Japanese Prime Minister Shinzo Abe, at the start of his second term of office in late 2012, announced a series of policies in an attempt to revitalize the sagging economy after the March 11 earthquake. The measures include the quantitative easing through the yen depreciation to increase the global competitiveness of Japanese companies, and a higher inflation rate set to fight deflation. Following the footsteps of former U.S. president Ronald Reagan, who named his economic policies “Reaganomics”, Abe coined “Abenomics” for the economic policies.
In the early days of implementation of Abenomics, the Japanese government launched “two arrows” — the loose monetary policy and proactive fiscal policy, which did help lift the Japanese stock market and brought about some signs of recovery to the economy. The actual economic growth rates for 2012 and 2013 were 1.46% and 1.52%, respectively. The “two arrows” of Abenomics, however, only produced some short-term and partial effects. Its “first arrow” triggered the yen depreciation and brought benefits to big exporters, while the “second arrow” led to an increase in fiscal expenditure and won appreciation from the construction and heavy industries.
After reaping the benefits from the “two arrows”, big companies hiked the pay levels for their employees. The medium-sized and small enterprises, however, were still unable to give pay raises to their employees. Because the number of employees of large enterprises accounted for less than one-tenth of the country’s total labor force, the national average pay growth was actually lower than the price rises of consumer goods, meaning that the actual pay recorded a negative growth. With the rise of consumption tax from 5% to 8% from April 2014, the price hikes in imported raw materials triggered by the yen depreciation, and the consequential rises in food prices, many people began to feel the pinch of a hard life, and sluggish consumption led to further deterioration of economic prospects.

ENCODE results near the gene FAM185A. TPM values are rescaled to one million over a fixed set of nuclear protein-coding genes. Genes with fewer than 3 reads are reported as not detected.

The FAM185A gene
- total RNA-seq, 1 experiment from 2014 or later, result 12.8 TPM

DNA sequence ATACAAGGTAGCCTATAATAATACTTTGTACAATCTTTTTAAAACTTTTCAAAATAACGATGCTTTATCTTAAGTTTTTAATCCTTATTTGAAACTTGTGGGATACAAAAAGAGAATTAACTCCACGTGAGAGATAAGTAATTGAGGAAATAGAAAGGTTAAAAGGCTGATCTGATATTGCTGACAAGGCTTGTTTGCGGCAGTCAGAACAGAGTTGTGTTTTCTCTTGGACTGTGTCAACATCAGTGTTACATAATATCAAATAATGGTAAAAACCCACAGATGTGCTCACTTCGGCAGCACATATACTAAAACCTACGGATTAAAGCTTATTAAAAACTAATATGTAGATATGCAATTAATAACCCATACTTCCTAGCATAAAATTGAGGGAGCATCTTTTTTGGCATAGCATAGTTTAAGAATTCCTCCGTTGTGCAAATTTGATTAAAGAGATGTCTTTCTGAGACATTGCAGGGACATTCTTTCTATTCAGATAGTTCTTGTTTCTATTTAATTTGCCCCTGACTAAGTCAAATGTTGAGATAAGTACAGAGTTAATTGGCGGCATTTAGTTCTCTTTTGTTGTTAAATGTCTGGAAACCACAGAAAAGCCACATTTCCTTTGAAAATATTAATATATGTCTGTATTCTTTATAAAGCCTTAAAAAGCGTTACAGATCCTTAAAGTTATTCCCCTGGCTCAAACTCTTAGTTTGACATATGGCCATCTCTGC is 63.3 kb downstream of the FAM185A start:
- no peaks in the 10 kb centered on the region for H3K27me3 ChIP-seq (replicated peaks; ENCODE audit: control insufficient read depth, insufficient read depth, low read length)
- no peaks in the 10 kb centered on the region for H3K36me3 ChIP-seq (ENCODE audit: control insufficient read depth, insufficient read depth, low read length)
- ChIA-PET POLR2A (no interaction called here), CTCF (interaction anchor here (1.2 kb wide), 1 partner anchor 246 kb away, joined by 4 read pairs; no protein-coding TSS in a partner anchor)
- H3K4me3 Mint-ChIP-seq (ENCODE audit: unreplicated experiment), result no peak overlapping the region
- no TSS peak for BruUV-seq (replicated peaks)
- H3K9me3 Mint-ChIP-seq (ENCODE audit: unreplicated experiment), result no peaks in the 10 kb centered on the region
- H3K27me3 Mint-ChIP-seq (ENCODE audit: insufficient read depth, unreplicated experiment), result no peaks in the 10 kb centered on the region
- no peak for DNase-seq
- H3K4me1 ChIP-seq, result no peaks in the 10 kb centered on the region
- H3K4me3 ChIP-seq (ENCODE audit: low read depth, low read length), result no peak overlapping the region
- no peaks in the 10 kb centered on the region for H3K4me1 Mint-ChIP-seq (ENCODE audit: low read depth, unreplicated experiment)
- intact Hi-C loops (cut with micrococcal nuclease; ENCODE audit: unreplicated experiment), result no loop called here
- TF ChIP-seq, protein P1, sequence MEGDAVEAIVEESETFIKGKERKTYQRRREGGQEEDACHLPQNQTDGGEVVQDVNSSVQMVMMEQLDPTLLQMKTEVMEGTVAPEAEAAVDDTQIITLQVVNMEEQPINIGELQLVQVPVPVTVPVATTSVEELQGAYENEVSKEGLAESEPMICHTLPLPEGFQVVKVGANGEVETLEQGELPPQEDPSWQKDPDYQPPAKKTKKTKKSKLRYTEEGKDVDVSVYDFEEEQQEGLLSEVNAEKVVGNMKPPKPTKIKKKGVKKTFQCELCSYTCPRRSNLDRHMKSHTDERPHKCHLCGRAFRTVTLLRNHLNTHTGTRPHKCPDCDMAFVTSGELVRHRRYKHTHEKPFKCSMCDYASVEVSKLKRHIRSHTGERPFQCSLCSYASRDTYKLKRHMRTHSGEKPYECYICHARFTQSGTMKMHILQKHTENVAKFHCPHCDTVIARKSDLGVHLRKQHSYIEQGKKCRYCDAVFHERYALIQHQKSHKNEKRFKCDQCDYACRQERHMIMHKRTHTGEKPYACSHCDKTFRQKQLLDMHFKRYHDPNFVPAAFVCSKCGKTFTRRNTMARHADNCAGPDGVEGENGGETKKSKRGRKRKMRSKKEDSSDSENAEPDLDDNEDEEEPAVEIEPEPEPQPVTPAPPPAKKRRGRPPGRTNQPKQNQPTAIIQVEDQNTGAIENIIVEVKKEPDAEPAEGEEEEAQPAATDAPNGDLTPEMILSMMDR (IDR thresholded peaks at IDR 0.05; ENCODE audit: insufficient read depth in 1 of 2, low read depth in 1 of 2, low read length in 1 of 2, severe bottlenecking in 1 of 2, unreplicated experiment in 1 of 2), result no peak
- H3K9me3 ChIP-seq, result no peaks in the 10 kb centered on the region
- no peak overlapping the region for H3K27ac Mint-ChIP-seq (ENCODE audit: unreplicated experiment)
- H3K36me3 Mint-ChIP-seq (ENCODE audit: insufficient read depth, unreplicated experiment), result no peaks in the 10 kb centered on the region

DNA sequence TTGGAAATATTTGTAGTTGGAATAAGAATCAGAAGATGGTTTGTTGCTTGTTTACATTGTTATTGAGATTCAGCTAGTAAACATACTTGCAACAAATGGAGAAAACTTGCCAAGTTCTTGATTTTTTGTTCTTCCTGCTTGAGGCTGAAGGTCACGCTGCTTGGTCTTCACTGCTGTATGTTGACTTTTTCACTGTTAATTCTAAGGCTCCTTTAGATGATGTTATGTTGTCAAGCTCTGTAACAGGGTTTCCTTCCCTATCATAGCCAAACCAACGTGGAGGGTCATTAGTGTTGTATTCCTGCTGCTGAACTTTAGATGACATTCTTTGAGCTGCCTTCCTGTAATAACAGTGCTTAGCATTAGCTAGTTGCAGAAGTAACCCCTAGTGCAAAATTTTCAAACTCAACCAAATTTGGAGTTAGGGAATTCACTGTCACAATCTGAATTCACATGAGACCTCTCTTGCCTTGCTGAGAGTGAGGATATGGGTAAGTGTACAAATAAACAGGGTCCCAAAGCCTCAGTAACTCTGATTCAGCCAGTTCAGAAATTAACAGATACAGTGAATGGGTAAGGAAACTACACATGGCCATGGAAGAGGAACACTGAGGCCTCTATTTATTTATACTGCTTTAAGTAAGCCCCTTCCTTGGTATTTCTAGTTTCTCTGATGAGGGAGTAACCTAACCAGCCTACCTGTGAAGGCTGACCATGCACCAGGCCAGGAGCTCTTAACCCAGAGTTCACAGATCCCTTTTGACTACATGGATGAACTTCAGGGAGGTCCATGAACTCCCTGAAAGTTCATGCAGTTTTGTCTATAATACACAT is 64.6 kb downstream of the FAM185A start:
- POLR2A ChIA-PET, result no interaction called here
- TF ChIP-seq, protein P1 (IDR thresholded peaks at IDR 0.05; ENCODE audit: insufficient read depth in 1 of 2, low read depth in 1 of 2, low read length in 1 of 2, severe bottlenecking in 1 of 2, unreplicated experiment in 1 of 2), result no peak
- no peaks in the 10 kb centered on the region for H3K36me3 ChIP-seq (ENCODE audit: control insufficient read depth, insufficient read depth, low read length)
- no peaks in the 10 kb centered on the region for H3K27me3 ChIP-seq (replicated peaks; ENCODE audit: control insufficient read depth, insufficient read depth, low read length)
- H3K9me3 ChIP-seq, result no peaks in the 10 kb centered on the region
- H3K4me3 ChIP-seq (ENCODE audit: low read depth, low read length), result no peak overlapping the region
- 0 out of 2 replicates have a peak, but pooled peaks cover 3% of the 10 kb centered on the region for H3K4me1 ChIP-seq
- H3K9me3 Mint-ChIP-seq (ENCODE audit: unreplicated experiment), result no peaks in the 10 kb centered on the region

In 2014, the growth rate of the Japanese economy further slowed to 0.89%. In March 2013, the Bank of Japan pledged to achieve a 2% rise of the consumer price index in two years, so as to unleash consumption on inflationary expectations. However, the much-anticipated CPI in February 2015 still remained at the same level from a year earlier. So the media argued that the Japanese version of the QE program has failed. It is safe to say that, except a slight improvement in employment rate and a rise of inbound visitors, the Japanese economy could not boast of any other bright spots.
In June 2014, the Abe administration launched the Japan Revitalization Strategy, which was widely regarded as the “third arrow” of Abenomics, or the last resort in a three-pronged economic agenda. The strategy was meant to stimulate private investment and promote bold structural reforms in an attempt to fundamentally rein in the “three excessive trends”, namely, excessively low investment, excess capacity and excessive competition.